Separation of Powers

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Separation of Powers

Successful governments in history gained their acclaim by trial and error. The government in the United States is no different. In fact, the structure of the government in the United States has been through many changes: the American government was once feeble and operated with weak alliances between states; however, the present government functions in perfect equilibrium with the separation of powers, the federal system, and regards to democratic ideals.

After gaining independence from the British government, the United States wanted to refrain from the all-powerful central government and establish a weak central government where the powers to govern were given to the thirteen states. This form of government was formed with the Articles of Confederation. In this system, each state retained its sovereignty, freedom, and independence. The Articles of Confederation did, however, create a national government. It provided a national legislation, Congress. Congress consisted of delegates from the states, and each state had one vote in the legislation, with no regards to population. The central government had some powers to govern: it can conduct foreign relations, declare war or peace, maintain an army and navy, settle disputes among states, establish and maintain a postal service, and et cetera. These powers, however, were not given to Congress alone; Congress shared these powers with the states. So in many ways, Congress depended on the cooperation from the states. The problems arose when the weaknesses in the Articles of Confederations were becoming more evident. The first weakness was that Congress did not have the power to govern the individuals; it only had powers over the states. Because of that, it could not enforce its legislations. The second problem dealt with taxation. Congress did not have the power to tax the states; it must request money from the states. The states rarely complied. The third problem involved the regulation of commerce. Congress did not have the power to regulate trade, and therefore, it did not have power over foreign affairs since much of the affairs dealt with trades. The last problem, perhaps the most important, concerned the amendment process. These weaknesses all can be fixed through the amendment process; however, in order for an amendment to become effective, it ratified by all thirteen states. None of the amendments passed the ratification process. This eventually resulted in the Philadelphia Convention in 1787 where the new Constitution was drafted to ensure the adoption of the new form of government.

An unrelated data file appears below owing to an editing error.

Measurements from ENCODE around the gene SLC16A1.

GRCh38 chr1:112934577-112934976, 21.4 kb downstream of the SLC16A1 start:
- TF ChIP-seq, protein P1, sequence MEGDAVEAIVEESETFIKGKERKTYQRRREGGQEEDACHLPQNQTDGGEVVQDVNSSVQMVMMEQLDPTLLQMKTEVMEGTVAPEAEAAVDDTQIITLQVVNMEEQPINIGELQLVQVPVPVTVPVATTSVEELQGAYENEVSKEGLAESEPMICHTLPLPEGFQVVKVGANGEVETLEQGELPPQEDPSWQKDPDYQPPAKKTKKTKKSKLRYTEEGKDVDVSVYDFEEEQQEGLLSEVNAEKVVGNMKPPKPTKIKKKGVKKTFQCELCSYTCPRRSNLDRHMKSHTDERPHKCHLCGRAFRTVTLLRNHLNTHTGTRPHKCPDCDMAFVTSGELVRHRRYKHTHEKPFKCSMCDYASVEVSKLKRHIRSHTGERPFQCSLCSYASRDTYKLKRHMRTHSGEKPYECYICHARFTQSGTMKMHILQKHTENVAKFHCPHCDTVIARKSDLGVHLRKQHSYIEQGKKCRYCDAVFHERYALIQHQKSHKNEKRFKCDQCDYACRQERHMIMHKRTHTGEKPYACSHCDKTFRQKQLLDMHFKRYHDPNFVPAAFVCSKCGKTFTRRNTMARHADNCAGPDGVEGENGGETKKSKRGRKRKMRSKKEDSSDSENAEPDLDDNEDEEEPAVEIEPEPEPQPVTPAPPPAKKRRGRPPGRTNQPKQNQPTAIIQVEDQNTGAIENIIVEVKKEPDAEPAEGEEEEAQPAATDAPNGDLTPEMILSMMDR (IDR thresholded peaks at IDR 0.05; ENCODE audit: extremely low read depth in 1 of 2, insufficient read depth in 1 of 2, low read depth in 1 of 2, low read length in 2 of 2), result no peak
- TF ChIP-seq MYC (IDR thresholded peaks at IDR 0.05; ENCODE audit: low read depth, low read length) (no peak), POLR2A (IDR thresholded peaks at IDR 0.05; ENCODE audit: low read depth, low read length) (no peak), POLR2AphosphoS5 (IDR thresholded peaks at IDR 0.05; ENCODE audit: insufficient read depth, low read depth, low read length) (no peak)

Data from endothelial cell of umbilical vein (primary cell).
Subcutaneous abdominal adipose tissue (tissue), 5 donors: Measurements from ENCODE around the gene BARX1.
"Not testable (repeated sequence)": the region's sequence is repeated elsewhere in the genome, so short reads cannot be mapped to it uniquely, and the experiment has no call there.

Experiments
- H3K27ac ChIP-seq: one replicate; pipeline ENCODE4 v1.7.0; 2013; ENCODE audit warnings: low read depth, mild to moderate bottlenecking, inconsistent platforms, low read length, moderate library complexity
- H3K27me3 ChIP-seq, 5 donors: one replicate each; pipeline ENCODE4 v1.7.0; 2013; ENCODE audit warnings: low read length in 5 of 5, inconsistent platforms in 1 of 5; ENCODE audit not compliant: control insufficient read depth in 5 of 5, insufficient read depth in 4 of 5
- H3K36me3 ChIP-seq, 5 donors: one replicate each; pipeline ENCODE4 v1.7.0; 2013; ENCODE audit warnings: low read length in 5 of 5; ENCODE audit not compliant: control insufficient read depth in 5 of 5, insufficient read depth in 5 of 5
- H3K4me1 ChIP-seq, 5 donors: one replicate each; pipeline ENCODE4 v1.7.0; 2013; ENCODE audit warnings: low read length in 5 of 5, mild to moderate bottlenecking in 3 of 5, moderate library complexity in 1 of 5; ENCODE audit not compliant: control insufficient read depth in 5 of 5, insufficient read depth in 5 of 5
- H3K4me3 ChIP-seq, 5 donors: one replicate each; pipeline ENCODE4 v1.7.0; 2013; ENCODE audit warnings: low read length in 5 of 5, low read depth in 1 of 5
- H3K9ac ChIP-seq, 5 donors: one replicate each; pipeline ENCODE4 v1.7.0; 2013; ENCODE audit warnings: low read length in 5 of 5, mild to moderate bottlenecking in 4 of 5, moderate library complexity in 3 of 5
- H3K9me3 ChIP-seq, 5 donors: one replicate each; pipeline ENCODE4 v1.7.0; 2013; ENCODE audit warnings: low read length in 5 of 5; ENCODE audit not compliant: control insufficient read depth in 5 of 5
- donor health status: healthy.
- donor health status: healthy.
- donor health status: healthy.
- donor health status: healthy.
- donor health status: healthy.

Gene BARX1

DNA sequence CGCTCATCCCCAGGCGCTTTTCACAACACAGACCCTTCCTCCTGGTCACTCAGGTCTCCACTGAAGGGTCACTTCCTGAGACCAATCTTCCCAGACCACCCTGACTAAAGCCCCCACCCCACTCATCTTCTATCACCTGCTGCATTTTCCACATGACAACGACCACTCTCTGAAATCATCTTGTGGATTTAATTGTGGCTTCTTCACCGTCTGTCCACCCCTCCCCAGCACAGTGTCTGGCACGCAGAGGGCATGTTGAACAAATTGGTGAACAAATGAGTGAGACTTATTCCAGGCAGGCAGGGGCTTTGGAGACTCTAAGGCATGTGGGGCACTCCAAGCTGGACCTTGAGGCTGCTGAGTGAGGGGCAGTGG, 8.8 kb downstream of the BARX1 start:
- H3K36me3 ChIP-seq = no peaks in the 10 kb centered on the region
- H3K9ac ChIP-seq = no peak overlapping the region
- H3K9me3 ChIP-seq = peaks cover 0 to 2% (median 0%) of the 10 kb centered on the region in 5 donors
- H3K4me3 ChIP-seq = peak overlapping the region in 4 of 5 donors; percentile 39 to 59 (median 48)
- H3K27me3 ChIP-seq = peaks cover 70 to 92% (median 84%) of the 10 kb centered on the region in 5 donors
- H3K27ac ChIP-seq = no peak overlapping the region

At the convention, the Framers embraced the concept of separation of powers as one of their guides to the construction of practical government. The practical government in this case is a democratic government where the people elect the leaders and have the ultimate authority over the government. The doctrine that provided such democratic ideals for the government is credited to the French philosopher Baron de Montesquieu. His philosophy regarded the separation of powers. The basic idea behind this doctrine is that the people in power have the tendency to abuse their powers; therefore, the government should be divided where each branch of government checks on the others. The Framers took this doctrine and formed the three branches of federal government: legislative, executive, and judicial. The legislative branch would make the laws, and the executive branch would put the laws into effect. When disputes occur, the judicial branch would resolve them in accordance of law. This system offers further protection by the election process. The members of each branch of government are to be selected by different constituencies and have different terms of office. All these factors are aligned to the democratic foundation of practical government desired by the Framers because the people exert control over the government by selecting the ruling leaders. The rulers of the democratic governments retain their offices by the approval of voters and must comply with their ideas. Therefore, the system maintains a strict system of democracy.

The doctrine of separation of powers is actually one of the fundamental principles of the federal system that exist in the United States. Federalism is a form of government where the power is divided between the central government and state governments. The central government handles matters such as foreign affairs, defense, and currency while the state governments take control of areas such as education. In the United States, the states surrender some of their sovereignty but retain rights that are not given to the central government by the Constitution. In most cases, the specific rights given to each government are listed in the Constitution. If disagreements occur, the judicial body decides on a solution. The federation that exists today differs significantly from the confederation that once ruled the country because the central authority maintains supreme power in the land.
After the failure of the Articles of Confederation, the Framers created a powerful but just government. The intricacies in the American government protect the rights of the people and maintain democracy because it is very difficult for a single part of government to initiate abuse. Because of the successful government, the United States is one the strongest countries in our world.